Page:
Advertisement

Phylogeny and Evolution of the Cucurbitaceae

  • Susanne S. RennerEmail author
  • Hanno SchaeferEmail author
Chapter
Part of the Plant Genetics and Genomics: Crops and Models book series (PGG, volume 20)

Abstract

The Cucurbitaceae family contains about 1000 species in 96 genera. Representatives of all genera (except the extinct Khmeriosicyos) and a large percentage of the species have been sequenced for the ribosomal RNA transcribed spacer regions and variable regions of the plastid and mitochondrial genome. These data have allowed to infer evolutionary relationships in the family. The major phylogenetic structure of the family is now clear, and this chapter includes an up-to-date phylogenetic scheme with the placement of all genera. The Cucurbitaceae clade originated in mainland Southeast Asia sometime in the Late Cretaceous, and the five deepest evolutionary divergences in the family all date to the Late Cretaceous, 70–80 Ma. Two of these ancient clades, the Gomphogyneae and Actinostemma, are now almost restricted to Asia. A third ancient group, the Triceratieae, is mainly Neotropical, except one African genus; other clades and tribes are more widespread. The economically most important genera are concentrated in the Cucurbiteae and Benincaseae, and species of Cucumis and Citrullus, with well-annotated genomes, therefore have largely comparable (homologous) linkage groups. In contrast to the relatively good data on the family’s phylogeny, data on its ecology, physiology and morphological evolution are scarce and collection and study of wild species, many of them in threatened habitats is much needed.

Keywords

Collections Molecular phylogenetics Molecular clock Publicly available herbarium specimens Sister groups Crop wild relatives 

Literature Cited

  1. Bo K, Ma Z, Chen J, Weng Y. Molecular mapping reveals structural rearrangements and quantitative trait loci underlying traits with local adaptation in semi-wild Xishuangbanna cucumber (Cucumis sativus L. var. xishuangbannanesis Qi et Yuan). Theor Appl Genet. 2015;128:25–39. doi: 10.1007/s00122-014-2410-z.CrossRefPubMedGoogle Scholar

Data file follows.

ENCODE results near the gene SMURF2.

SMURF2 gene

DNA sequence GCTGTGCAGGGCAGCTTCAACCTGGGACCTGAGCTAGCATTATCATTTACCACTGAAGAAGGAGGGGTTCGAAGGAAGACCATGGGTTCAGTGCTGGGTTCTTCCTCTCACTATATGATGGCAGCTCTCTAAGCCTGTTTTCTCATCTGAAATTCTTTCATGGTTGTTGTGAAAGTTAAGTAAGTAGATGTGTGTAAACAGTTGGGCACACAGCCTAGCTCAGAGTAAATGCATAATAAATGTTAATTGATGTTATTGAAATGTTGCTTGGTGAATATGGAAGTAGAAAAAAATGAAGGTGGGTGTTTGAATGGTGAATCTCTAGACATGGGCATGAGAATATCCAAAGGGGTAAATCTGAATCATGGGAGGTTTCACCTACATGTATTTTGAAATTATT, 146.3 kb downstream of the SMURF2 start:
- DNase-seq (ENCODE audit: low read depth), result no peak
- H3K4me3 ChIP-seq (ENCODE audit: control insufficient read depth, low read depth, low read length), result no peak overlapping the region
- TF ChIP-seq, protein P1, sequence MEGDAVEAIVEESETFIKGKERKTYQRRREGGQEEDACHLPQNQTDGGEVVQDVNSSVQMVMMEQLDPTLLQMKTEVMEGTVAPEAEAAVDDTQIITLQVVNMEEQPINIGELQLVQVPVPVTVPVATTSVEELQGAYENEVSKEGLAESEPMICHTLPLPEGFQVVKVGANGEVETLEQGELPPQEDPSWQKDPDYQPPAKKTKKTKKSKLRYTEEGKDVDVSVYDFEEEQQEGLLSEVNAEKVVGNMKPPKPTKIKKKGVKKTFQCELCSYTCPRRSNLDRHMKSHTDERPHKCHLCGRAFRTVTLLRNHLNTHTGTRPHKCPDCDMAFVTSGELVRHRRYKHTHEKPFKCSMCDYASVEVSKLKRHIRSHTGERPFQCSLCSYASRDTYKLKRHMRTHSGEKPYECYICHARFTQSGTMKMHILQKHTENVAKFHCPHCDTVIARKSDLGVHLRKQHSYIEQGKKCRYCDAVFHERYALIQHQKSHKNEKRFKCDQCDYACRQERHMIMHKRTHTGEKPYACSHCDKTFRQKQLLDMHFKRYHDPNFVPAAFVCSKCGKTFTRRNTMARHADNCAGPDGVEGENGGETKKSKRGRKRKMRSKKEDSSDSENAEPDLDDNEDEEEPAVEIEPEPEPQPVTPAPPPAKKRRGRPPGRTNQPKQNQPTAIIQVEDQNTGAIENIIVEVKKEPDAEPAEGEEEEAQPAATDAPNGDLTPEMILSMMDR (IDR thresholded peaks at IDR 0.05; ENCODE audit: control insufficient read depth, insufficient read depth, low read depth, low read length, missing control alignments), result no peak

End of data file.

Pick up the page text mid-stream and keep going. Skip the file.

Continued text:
2. Burnett GT. Outlines of Botany, including a general history of the vegetable kingdom in which plants are arranged according to the system of natural affinities. London: J. Churchill; 1835.Google Scholar
  3. Chomicki G, Renner SS. Watermelon origin solved with molecular phylogenetics including Linnaean material: Another example of museomics. New Phytol. 2015;205(2):526–32. doi: 10.1111/nph.13163.CrossRefPubMedGoogle Scholar
  4. Clarke AC, Burtenshaw MK, McLenachan PA, Erickson DL, Penny D. Reconstructing the origins and dispersal of the Polynesian bottle gourd (Lagenaria siceraria). Mol Biol Evol. 2006;23:893–900.CrossRefPubMedGoogle Scholar
  5. Collinson ME, Boulter MC, Holmes PR. Magnoliophyta (Angiospermae). In: Benton MJ, editor. The fossil record 2. London: Chapman and Hall; 1993. p. 809–41, 864.Google Scholar
  6. Collinson ME, Andrews P, Bamford MK. Taphonomy of the early Miocene flora, Hiwegi Formation, Rusinga Island, Kenya. J Hum Evol. 2009;57:149–62.CrossRefPubMedGoogle Scholar
  7. De Boer HJ, Schaefer H, Thulin M, Renner SS. Evolution and loss of long-fringed petals: a case study using a dated phylogeny of the snake gourds, Trichosanthes (Cucurbitaceae). BMC Evol Biol. 2012;12:108. doi: 10.1186/1471-2148-12-108.CrossRefPubMedPubMedCentralGoogle Scholar
  8. Dillehay TD, Rossen J, Andres TC, Williams DE. Preceramic adoption of peanut, squash, and cotton in Northern Peru. Science. 2007;316:1890–3.CrossRefPubMedGoogle Scholar
  9. Dorofeev PI. The Tertiary floras of western Siberia. vol 271. Izdvo Akademii Nauk SSSR, Moscow-Leningrad, Russian Academy of Sciences, USSR; 1963.Google Scholar